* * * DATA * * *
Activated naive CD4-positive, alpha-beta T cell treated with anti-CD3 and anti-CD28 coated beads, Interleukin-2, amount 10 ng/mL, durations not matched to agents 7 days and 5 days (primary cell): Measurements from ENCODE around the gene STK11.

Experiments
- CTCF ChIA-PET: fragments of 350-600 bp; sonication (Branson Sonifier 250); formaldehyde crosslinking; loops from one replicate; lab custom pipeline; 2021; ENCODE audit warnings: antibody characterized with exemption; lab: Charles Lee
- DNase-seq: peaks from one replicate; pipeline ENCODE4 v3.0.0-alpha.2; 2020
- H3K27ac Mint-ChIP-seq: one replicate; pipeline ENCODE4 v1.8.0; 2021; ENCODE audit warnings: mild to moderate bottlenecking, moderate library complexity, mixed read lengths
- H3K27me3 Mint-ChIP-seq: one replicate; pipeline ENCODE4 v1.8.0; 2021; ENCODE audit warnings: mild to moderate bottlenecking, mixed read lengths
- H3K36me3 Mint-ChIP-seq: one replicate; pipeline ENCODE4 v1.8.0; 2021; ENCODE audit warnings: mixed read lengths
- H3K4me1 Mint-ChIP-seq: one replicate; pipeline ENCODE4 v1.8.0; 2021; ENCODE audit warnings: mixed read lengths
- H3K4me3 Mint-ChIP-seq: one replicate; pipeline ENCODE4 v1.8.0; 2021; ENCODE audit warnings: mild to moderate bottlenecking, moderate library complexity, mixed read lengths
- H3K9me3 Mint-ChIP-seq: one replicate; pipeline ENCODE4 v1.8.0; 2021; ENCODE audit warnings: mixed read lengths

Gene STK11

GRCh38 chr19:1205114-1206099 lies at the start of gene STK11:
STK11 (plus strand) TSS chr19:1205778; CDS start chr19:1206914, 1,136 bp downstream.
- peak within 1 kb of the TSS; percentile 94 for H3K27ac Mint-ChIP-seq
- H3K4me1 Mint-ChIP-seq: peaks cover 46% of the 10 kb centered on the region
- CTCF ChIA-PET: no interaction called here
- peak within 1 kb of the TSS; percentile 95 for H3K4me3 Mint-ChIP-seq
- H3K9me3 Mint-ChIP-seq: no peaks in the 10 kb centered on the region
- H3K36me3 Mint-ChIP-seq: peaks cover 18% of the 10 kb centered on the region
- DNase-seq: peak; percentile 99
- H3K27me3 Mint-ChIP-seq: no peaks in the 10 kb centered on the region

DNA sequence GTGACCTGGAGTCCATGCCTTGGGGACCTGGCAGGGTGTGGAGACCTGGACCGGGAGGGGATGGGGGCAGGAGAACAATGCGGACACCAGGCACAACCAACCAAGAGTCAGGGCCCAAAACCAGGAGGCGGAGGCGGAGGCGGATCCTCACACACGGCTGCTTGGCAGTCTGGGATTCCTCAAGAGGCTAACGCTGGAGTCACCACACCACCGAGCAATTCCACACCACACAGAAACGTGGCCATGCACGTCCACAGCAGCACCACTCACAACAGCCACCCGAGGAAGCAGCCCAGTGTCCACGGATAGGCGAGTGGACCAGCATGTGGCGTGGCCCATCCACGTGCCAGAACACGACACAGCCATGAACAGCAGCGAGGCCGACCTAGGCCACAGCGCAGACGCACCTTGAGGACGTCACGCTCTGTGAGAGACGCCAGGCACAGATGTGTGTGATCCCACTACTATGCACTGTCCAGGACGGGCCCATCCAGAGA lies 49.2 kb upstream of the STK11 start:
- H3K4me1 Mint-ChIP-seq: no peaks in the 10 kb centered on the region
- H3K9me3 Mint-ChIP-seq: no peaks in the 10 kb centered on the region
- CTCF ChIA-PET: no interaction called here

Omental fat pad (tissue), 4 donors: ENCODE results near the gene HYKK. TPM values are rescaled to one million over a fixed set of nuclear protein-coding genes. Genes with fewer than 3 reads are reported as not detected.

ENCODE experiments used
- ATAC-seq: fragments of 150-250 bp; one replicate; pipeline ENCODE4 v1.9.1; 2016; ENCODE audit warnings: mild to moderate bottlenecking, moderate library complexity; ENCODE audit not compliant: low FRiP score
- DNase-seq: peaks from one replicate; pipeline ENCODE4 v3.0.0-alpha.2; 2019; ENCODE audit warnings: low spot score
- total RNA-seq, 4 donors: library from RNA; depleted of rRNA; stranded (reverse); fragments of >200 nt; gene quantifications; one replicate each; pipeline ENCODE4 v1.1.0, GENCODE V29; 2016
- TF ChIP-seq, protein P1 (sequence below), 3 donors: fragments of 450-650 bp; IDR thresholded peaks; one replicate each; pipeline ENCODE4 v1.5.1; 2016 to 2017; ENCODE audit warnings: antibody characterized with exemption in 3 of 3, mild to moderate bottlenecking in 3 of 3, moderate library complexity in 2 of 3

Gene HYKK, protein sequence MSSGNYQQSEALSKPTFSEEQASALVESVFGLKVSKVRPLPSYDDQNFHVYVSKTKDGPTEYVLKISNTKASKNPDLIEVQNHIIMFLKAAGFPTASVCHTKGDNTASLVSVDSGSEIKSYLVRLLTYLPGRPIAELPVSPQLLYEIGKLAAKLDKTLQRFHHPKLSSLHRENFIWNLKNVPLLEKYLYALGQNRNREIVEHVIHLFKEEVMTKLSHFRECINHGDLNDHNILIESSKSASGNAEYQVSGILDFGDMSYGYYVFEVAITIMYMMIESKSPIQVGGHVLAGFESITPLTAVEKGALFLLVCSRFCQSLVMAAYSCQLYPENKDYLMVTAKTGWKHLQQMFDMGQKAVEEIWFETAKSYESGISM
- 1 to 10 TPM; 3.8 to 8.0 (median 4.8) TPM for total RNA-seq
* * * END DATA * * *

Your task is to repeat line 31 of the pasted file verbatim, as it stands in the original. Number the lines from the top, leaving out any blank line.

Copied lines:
- TF ChIP-seq, protein P1 (sequence below), 3 donors: fragments of 450-650 bp; IDR thresholded peaks; one replicate each; pipeline ENCODE4 v1.5.1; 2016 to 2017; ENCODE audit warnings: antibody characterized with exemption in 3 of 3, mild to moderate bottlenecking in 3 of 3, moderate library complexity in 2 of 3